How Talking Heads and Brian Eno Wrote “Once in a Lifetime”

Colin Marshall in Open Culture:

Few albums of the late 1970s and early 1980s have held up as well as those by Talking Heads, but what to call the music recorded on them? Rock? Pop? New Wave? In the difficulty to pin it down lies its enduring appeal, and that difficulty didn’t come about by accident: impatient with musical categorizations and expectations, frontman David Byrne and the rest of the band kept pushing themselves into new territories even after they’d begun to find success. When they set out to create their fourth album, 1980’s Remain in Light, “they were looking to change the way they made songs.” Instead of leaving the writing to Byrne, “the band wanted a more democratic process. And so they tried something they never had before.”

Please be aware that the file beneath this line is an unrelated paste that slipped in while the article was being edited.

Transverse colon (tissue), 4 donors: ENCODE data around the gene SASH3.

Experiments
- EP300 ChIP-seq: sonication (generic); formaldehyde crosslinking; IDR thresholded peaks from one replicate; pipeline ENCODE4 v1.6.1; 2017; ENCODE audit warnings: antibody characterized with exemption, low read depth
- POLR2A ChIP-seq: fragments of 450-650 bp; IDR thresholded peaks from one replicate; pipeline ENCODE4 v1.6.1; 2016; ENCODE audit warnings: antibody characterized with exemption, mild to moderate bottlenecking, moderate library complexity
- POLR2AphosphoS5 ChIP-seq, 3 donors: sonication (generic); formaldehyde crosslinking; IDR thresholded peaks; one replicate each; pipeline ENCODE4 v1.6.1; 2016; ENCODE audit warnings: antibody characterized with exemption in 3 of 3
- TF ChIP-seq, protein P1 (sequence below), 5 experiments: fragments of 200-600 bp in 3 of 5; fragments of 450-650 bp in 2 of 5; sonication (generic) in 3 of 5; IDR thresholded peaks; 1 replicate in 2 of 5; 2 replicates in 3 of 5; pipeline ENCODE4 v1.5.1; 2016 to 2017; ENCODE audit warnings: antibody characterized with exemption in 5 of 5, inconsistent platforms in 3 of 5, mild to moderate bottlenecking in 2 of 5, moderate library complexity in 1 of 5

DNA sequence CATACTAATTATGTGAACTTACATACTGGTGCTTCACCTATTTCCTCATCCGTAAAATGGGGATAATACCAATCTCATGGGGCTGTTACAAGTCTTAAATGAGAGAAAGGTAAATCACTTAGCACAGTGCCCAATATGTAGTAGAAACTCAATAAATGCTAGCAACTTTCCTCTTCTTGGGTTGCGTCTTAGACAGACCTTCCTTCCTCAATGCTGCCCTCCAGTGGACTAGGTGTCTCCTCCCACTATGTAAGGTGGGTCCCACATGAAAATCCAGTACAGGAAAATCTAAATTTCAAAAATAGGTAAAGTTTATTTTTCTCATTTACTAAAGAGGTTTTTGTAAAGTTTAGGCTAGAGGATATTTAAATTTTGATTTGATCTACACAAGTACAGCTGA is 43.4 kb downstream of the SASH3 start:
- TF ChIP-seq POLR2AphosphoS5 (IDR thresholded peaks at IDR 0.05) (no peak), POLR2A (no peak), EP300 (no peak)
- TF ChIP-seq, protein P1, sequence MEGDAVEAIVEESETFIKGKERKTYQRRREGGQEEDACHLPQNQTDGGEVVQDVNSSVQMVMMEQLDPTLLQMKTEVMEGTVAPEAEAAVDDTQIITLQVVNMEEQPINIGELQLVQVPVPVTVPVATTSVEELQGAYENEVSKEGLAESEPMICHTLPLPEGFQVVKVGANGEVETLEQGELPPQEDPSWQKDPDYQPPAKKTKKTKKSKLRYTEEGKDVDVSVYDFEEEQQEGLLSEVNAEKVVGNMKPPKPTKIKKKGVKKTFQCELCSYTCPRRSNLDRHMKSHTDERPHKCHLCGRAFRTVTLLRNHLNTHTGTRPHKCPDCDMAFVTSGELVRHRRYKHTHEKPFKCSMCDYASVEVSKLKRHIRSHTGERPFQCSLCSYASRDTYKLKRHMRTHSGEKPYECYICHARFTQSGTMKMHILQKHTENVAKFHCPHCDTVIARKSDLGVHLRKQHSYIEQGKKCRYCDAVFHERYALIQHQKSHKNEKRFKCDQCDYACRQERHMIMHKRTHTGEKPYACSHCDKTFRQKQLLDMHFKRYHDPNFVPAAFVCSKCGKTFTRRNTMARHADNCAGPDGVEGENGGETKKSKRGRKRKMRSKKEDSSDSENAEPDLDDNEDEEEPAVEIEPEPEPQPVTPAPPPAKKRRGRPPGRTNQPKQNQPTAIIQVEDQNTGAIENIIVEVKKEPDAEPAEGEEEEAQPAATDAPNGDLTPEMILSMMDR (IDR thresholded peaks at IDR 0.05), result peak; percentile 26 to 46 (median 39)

So says the Polyphonic video above on how the band wrote “Once in a Lifetime,” surely the most beloved song on Remain in Light and quite possibly the most beloved in Talking Heads’ entire catalog. “Inspired by Afrobeat legend Fela Kuti, the instrumentalists in the band recorded a number of jams,” such as the proto-“Once in a Lifetime” outtake “Right Start” (which itself followed on “I Zimbra” from Talking Heads’ previous album, Fear of Music).

When bassist Tina Weymouth came up with a striking bass line, the band “took that lick and extrapolated it, slowly building a piece around it. After weeks of jamming, David Byrne and producer Brian Eno came in to the studio to start adding arrangements and lyrics to the music pieces.”

More here.